Environmental Law Centers — Western version

It’s not just on the coasts where law schools works on sustainability.

This is part of an occasional series on the work of environmental law centers. My goal in this series is to highlight one of the ways that law schools work for the public interest, not just on the coasts but throughout the country. Here, I’ll focus on the Interior West — the plains, mountains, and deserts west of the Mississippi and east of the Sierras.

Water is a pervasive concern in that part of the country.  Colorado’s Getches Wilkinson Center has held convenings and conducted research on Colorado water issues.  The Center’s focus is exemplified by a recent publication,  “Shepherding Appropriated Water Within Colorado and to Lake Powell for Colorado River Compact Security.”           Given the centrality of the Colorado River to water supply throughout the West, the Center’s work has implications beyond its home state.  Similarly, Texas Tech has a Center for Water Law and Policy.  The premise of the Center is that “[t]he rise of climate variability, changing weather patterns, and increasing water scarcity demands thoughtful and engaged consideration of water resource planning and use.”  (As an aside, I haven’t included the other Texas law schools here because they’re in the transition zone between the Gulf states and the West.  But the Lubbock location of Texas Tech seems far enough west to count.)

The University of Arizona focuses on the Western working lands in its Natural Resource Users Law and Policy Center.  The aim is to be “a nationally recognized leader to provide legal and policy solutions for natural resource use not only in Arizona but throughout the nation” by examining “ranchers, farmers, miners and others whose business involves the use of natural resources.” Much of the land in the West, of course, is owned by the federal government.  Those public lands are the focus of the Utah’s Wallace Stegner Center for Land, Resources and the Environment. Recent research covers issues relating to national monuments and to the movement seeking to transfer lands away from the federal government.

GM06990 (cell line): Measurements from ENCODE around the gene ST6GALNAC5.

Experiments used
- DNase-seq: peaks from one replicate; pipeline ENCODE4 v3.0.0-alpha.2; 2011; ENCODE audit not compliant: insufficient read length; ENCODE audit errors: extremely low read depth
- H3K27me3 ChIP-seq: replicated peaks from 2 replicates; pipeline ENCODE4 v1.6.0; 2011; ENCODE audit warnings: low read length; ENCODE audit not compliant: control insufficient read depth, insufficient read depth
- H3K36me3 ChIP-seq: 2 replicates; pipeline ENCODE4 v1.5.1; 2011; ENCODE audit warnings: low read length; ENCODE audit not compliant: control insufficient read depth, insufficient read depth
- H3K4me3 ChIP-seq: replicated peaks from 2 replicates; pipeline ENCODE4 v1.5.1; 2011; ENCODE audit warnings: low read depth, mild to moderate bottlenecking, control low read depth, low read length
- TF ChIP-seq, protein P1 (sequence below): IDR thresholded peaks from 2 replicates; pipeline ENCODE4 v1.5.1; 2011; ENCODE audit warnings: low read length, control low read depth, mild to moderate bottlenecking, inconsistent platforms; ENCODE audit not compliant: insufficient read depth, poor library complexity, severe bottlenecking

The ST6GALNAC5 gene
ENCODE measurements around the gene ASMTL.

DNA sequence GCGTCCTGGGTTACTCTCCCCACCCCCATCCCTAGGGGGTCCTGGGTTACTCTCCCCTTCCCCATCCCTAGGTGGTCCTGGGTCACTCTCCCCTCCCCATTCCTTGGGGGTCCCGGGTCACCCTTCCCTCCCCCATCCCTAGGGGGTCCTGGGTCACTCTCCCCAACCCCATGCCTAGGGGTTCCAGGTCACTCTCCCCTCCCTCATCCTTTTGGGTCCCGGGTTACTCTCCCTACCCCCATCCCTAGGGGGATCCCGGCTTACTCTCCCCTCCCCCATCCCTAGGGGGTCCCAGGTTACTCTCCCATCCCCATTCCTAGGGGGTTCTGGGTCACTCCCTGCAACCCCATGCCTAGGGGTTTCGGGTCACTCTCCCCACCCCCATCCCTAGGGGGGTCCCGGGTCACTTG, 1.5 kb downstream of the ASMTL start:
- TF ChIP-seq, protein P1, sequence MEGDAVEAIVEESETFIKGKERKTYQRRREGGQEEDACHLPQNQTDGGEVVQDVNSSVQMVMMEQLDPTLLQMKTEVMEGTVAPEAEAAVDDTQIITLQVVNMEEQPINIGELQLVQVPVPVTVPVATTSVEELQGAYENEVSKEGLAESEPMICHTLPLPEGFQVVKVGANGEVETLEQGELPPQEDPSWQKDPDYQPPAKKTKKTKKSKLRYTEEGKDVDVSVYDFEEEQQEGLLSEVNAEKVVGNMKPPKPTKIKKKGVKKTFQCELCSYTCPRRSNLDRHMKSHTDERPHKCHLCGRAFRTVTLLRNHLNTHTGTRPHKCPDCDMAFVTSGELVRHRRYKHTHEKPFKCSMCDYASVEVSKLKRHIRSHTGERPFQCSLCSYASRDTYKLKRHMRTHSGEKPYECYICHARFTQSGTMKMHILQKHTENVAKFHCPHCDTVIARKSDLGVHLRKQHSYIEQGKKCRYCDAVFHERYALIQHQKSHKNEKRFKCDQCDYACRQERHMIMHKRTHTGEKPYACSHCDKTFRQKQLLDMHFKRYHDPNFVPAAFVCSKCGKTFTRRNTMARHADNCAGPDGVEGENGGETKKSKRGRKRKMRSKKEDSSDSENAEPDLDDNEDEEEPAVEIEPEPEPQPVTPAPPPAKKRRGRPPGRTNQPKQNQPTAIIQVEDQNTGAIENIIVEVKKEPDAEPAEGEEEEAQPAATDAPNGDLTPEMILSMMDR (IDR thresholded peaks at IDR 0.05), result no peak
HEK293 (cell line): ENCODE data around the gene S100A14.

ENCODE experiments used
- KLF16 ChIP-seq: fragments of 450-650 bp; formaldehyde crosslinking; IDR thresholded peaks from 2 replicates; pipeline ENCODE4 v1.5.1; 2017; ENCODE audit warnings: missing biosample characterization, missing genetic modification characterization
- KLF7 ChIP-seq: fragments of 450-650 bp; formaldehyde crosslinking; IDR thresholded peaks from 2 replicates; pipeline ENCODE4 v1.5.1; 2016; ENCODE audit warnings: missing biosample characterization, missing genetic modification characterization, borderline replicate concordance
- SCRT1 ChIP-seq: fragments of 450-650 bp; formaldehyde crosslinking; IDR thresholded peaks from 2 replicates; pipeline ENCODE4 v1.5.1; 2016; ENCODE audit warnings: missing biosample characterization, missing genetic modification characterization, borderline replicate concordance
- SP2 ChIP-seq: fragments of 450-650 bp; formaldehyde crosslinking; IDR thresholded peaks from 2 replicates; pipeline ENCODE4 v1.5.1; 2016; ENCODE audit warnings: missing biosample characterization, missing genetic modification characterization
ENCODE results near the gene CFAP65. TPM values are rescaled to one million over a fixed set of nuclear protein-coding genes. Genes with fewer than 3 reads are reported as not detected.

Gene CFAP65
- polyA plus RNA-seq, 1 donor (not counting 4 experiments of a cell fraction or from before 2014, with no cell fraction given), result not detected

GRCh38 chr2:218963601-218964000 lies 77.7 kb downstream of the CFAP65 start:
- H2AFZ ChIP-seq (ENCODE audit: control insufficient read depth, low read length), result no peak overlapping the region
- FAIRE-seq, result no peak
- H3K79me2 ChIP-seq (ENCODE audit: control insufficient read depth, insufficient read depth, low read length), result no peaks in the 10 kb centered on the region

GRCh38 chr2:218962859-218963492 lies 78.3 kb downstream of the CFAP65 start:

The University of Wyoming Center for Law and Energy Resources in the Rockies.  Energy issues are “are nowhere more acute than in the Rocky Mountain Region, particularly here in Wyoming, which is one of the nation’s top energy producing states, providing coal, oil, natural gas, uranium, and renewable resources.” A 2018 conference assembled “stakeholders with collaborative interests to engage in a thought provoking discussion on key energy topics currently at play in Wyoming, the region and the nation.”  Some of the specific issues discussed were “NEPA Expediting for Energy Infrastructure,” “Current Issues Facing the Oil and Gas Industry,” and “Renewable & Transmission Infrastructure.”

Research centers are only one way that law schools contribute to environmental policy.  Many schools have strong curricular program that prepare future environmental lawyers, faculty who do important research on the topic, or active environmental clinics. Some, like Michigan or UT excel in all those areas. But trying to survey all of that activity would be too unwieldy.  The point is simply that law schools are not (just) factories for producing future lawyers or ivory tower research bastions.  They’re also very much involved in addressing pressing social problems, with the environment as just one example.

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About Dan

Dan Farber has written and taught on environmental and constitutional law as well as about contracts, jurisprudence and legislation. Currently at Berkeley Law, he has al…

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